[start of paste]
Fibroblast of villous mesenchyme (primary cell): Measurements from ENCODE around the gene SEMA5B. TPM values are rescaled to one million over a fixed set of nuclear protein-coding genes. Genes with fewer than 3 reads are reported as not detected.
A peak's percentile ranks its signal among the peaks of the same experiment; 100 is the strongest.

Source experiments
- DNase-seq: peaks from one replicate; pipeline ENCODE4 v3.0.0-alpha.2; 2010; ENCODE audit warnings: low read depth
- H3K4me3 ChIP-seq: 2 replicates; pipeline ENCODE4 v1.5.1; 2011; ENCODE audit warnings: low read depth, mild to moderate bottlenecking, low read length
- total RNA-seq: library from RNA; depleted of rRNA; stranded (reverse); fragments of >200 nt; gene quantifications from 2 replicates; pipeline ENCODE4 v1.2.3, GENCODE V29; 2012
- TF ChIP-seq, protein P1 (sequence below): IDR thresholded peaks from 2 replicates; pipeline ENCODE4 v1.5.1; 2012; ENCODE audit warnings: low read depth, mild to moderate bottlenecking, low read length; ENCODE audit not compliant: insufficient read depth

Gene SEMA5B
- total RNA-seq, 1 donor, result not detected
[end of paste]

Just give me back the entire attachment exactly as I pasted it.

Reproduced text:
Fibroblast of villous mesenchyme (primary cell): Measurements from ENCODE around the gene SEMA5B. TPM values are rescaled to one million over a fixed set of nuclear protein-coding genes. Genes with fewer than 3 reads are reported as not detected.
A peak's percentile ranks its signal among the peaks of the same experiment; 100 is the strongest.

Source experiments
- DNase-seq: peaks from one replicate; pipeline ENCODE4 v3.0.0-alpha.2; 2010; ENCODE audit warnings: low read depth
- H3K4me3 ChIP-seq: 2 replicates; pipeline ENCODE4 v1.5.1; 2011; ENCODE audit warnings: low read depth, mild to moderate bottlenecking, low read length
- total RNA-seq: library from RNA; depleted of rRNA; stranded (reverse); fragments of >200 nt; gene quantifications from 2 replicates; pipeline ENCODE4 v1.2.3, GENCODE V29; 2012
- TF ChIP-seq, protein P1 (sequence below): IDR thresholded peaks from 2 replicates; pipeline ENCODE4 v1.5.1; 2012; ENCODE audit warnings: low read depth, mild to moderate bottlenecking, low read length; ENCODE audit not compliant: insufficient read depth

Gene SEMA5B
- total RNA-seq, 1 donor, result not detected